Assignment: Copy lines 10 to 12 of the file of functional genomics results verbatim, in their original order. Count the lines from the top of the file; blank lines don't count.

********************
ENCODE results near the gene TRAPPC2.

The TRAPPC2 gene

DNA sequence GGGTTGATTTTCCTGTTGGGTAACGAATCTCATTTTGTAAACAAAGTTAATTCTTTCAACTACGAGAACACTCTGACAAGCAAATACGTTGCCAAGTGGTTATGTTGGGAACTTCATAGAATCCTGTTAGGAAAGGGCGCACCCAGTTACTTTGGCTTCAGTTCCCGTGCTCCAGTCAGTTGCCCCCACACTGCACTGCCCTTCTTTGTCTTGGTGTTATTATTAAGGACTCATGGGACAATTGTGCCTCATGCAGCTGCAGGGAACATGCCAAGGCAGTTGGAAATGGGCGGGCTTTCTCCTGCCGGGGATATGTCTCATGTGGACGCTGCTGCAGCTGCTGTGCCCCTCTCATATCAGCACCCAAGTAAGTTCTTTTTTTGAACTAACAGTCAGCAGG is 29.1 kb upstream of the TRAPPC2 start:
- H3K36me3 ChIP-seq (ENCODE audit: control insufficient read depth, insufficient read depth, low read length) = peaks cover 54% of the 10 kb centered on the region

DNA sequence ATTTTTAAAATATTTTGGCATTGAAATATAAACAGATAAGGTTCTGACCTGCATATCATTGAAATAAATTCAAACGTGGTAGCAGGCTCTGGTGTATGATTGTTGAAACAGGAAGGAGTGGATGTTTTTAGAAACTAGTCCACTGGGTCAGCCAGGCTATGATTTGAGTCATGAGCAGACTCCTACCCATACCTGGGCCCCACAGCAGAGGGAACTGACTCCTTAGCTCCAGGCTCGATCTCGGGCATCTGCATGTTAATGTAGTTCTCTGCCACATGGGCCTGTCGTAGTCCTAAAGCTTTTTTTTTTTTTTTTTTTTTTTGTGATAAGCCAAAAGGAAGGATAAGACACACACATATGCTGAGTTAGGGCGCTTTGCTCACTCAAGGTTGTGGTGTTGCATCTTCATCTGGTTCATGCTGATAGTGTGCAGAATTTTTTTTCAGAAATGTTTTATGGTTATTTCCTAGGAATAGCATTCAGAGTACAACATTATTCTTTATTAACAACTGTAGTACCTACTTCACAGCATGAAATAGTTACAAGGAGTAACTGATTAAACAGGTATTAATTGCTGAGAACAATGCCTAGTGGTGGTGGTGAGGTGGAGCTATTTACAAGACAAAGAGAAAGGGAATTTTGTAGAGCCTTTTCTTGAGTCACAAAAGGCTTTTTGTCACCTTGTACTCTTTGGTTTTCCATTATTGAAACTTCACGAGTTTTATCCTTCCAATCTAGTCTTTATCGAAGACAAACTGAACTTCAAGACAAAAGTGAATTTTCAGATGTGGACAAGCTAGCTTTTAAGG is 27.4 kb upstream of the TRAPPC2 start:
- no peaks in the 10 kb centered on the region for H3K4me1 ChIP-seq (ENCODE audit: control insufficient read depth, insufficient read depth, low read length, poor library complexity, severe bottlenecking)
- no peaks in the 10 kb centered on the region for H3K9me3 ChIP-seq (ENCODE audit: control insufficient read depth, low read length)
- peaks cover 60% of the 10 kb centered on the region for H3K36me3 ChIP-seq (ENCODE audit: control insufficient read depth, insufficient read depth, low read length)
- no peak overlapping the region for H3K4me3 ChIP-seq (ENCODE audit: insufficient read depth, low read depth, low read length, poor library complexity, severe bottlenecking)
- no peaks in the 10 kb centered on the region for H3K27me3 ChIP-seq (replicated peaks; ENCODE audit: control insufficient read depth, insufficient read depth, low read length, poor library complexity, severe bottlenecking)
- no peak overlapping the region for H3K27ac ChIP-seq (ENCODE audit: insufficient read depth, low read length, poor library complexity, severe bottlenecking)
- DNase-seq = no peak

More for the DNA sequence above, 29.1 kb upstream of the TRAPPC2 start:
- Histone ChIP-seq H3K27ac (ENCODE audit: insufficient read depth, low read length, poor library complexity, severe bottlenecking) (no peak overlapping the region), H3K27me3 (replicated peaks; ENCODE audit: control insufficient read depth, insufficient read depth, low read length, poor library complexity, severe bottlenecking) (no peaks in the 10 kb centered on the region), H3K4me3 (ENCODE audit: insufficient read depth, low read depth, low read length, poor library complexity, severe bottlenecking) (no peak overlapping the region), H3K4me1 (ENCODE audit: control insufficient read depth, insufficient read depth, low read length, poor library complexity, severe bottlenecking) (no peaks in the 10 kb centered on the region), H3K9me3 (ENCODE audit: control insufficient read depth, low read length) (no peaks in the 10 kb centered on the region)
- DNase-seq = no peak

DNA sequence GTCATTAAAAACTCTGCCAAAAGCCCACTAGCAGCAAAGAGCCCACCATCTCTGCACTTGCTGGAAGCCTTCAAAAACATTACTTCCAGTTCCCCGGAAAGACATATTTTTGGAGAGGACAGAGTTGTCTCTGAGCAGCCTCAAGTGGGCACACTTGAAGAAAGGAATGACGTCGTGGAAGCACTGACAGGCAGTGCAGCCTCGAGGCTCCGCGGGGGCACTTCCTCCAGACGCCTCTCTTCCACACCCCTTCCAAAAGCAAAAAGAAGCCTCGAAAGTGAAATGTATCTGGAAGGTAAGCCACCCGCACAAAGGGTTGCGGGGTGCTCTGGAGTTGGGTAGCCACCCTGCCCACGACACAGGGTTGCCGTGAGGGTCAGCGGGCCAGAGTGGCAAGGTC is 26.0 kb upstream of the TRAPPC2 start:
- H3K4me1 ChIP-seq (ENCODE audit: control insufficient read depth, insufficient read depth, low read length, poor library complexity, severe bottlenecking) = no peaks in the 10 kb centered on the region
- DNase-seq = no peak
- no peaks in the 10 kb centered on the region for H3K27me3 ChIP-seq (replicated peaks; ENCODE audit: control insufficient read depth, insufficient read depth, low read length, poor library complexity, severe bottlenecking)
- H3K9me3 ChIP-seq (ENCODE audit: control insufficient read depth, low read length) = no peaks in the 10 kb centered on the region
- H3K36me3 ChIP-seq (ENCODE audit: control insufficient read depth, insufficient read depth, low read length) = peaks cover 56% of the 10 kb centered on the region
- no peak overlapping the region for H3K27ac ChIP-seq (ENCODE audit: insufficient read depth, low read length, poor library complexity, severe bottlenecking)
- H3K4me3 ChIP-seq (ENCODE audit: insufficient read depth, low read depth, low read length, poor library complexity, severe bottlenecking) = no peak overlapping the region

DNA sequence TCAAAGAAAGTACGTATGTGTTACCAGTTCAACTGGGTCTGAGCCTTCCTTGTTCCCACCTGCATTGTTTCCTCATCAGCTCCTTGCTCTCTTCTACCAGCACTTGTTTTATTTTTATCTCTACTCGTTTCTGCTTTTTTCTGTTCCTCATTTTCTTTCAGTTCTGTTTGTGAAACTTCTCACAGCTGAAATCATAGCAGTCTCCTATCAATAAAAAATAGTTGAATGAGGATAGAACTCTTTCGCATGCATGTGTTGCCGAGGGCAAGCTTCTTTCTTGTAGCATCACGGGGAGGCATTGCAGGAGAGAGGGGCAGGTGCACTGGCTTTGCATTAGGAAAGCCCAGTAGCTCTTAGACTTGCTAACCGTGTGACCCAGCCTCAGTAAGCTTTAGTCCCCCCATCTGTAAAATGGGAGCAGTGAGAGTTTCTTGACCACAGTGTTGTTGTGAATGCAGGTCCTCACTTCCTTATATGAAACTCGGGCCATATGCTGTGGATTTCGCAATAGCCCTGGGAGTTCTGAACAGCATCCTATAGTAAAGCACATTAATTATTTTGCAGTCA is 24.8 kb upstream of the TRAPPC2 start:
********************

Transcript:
- no peaks in the 10 kb centered on the region for H3K27me3 ChIP-seq (replicated peaks; ENCODE audit: control insufficient read depth, insufficient read depth, low read length, poor library complexity, severe bottlenecking)
- no peak overlapping the region for H3K27ac ChIP-seq (ENCODE audit: insufficient read depth, low read length, poor library complexity, severe bottlenecking)
- DNase-seq = no peak